• It was equally important to identify organizations who might not otherwise receive any reimbursement for their efforts from PG&E.
  • While the lion’s share of these contributions would be directed to organizations in areas directly impacted by the Fire, it was not lost these contributions also needed to help our county as a whole.
  • These contributions could not be used to offset actual damages suffered nor could they be directed to a public governmental entity for a variety of legal and ethical reasons. For example, I have received calls and emails from a rancher who lost fencing in the Fire asking these contributions be used to fix his fence, a home association asking they receive contributions to rebuild personal property damaged by the Fire and Indian Valley residents requesting the $2 million directed to the PCOE Foundation be used to rebuild a school destroyed by the Fire. In each case these contributions were not intended, and should not be used, to repair damages caused by the Fire. In each situation the victim should be suing PG&E to recover damages and be made whole.

Without divulging the negotiations, the $17 million in good faith contributions with all being paid by July 12, 2022 were results I did not think we could attain until very late in the negotiations.

In following up on how the good faith contributions were spent, we reached out to each recipient using the same contact information used to distribute the check(s). Multiple calls and emails were made in an effort to secure this information and afford everyone an opportunity to respond. Each organization was asked four questions: (1) how much of your contribution has been spent; (2) what was the contribution spent on; (3) is there any money left; and (4) what will you do with the remaining money? Responses are provided exactly as received whenever possible.

Dixie Fire Collaborative$3,000,000There are two attachments. One is the actual accountability with the DFC dollars. We continue to leverage our money with those at the Funders Round Table. The second attachment is projects we leveraged our money with.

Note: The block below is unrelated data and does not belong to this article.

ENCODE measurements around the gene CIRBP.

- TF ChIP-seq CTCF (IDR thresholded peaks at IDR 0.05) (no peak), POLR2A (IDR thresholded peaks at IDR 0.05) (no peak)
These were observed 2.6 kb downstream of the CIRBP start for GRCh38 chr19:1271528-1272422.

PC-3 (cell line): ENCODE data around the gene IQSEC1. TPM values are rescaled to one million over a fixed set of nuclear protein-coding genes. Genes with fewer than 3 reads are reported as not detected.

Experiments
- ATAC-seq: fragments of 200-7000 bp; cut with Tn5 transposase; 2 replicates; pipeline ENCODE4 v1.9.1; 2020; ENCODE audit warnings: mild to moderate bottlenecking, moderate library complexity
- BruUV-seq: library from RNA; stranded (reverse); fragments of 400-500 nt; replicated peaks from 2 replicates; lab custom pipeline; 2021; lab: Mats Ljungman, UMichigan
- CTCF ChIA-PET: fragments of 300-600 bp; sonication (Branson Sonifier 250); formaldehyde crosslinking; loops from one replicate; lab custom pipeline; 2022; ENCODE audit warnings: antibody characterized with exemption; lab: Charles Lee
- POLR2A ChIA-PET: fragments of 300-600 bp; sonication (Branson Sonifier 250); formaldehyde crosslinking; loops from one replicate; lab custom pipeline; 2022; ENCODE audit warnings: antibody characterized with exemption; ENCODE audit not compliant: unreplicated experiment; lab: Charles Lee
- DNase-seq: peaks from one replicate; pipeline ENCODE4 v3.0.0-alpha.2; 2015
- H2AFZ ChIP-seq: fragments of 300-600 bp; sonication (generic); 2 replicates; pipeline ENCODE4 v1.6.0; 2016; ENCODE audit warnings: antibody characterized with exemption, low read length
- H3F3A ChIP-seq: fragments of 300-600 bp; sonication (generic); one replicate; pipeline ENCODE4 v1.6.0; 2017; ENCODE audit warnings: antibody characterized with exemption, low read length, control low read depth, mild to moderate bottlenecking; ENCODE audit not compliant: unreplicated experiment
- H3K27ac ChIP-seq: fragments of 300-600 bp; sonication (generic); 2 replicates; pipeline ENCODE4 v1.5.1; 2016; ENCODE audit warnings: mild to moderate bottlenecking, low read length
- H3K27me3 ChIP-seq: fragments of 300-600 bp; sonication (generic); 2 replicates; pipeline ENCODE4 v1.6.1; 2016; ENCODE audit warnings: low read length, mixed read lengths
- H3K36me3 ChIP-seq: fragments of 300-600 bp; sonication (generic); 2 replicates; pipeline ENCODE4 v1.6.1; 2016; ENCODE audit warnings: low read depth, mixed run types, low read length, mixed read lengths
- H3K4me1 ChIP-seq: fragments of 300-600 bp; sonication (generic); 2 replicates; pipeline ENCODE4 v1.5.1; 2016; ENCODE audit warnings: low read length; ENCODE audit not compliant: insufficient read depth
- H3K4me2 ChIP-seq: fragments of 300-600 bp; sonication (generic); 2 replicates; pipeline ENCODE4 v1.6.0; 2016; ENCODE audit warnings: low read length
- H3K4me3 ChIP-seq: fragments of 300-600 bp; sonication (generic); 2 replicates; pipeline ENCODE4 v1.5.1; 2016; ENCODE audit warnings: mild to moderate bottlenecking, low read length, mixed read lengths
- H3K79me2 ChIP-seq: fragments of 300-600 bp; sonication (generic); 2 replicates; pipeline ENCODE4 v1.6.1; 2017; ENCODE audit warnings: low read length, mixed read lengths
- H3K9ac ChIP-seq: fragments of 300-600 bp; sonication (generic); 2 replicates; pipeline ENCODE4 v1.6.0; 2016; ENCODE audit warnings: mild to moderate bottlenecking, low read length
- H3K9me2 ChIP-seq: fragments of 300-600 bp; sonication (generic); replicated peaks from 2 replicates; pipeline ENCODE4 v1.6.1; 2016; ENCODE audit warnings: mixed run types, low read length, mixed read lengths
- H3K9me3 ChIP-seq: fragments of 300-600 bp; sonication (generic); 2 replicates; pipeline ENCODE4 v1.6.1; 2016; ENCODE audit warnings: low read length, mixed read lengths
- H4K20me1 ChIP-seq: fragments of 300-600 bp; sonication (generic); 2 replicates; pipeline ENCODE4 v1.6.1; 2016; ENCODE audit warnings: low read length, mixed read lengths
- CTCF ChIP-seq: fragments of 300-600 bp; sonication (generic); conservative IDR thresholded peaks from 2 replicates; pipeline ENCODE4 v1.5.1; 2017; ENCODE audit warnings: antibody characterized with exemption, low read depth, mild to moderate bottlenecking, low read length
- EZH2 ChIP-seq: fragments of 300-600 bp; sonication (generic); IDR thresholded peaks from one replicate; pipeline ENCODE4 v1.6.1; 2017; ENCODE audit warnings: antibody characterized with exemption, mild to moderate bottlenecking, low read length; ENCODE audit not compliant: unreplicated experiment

The DFC will continue to look at ways to keep leveraging our dollars, however, our first priority working directly with Disaster Case Management will be to help supplement the gaps for individual survivors.



NVCF Fees $60,000

Website $11,458

Security Cameras $5,426

Hope Crisis Rebuild $59,825

Copper Creek Workforce Housing $75,000

Dixie Fire Simple Unmet Needs Roundtable $50,000

Planning and Visioning Phase 1A $20,000

Plumas Rural Services August 4th Fire Anniversary Transportation $1745

Harvest Fair Event Insurance $100

Meals/Food for Two CCA Student Workshops $1,008

Canyon Dam Tree Removal $87,450

NVCF Fee for Donation $30

Audio Equipment for Meetings $861

Total Expenditures $372,904


Clean Up Historical Buildings $150,000

Indian Falls Water System Phases 1& 2 $48,500

Zoom Account $149

Communications Technician – 6 months $4,000

ToolBANK Insurance $2,430

PRS Outdoor Youth Program $2,430

Total Commitments $244,679

Plumas County Fire Safe Council$5,000,000The Plumas County Fire Safe Council has spent:

  • $19,014 on delivery of the spring 2022 chipping program. These funds allowed us to continue uninterrupted services during a gap that we encountered in grant funding. In 2022 the program chipped at a total of 300 locations.
  • $67,266 on a feasibility study for a firewood processing and wood heat utilization facility at our office location in East Quincy. The facility would utilize hazardous fuels from our projects and community green waste to generate kiln-dried firewood and electricity. The feasibility study led to a successful grant application from the USDA Forest Service Wood Products Innovation Grant for $1 million to start Phase I of the project. If approved by the Fire Safe Council Board, up to $1.1 million of the PG&E funds will be used as the required match for the grant.
  • $9,673 on publication of an updated Living with Fire magazine. 15,000 copies are currently being distributed across Plumas County. Copies can be picked up from the Fire Safe Council office or from Feather River Publishing.

Future plans for the funds include:

  • Establishing a $500,000 reserve fund that allows the Fire Safe Council to pay local contractors in a timely manner. This would be a revolving account that is continually reimbursed by grant funds, but that allows invoices to be paid when received rather than waiting for reimbursement from the grant. I know that this doesn’t sound particularly exciting, but it is a huge benefit for supporting local contractors who cannot carry operating expenses for the 60-90 days it usually takes for reimbursement from grantors.
  • Earmarking up to $2 million for grant matching for Phase II of the firewood processing facility. These funds allow the Fire Safe Council to have the required match necessary to make large grant proposals, which effectively leverages the money for a greater benefit.
  • The remaining funds will be housed, temporarily, in low-risk investment accounts to generate interest for reinvestment into the Fire Safe Council programs until such time that the Fire Safe Council Board identifies an appropriate use for the funding.
Sierra Institute for Community and Environmental Development$1,000,000The Sierra Institute for Community and Environment is extraordinarily grateful to the District Attorney for securing resources that have helped Sierra Institute dedicate time and staff to a variety of Dixie Fire recovery projects.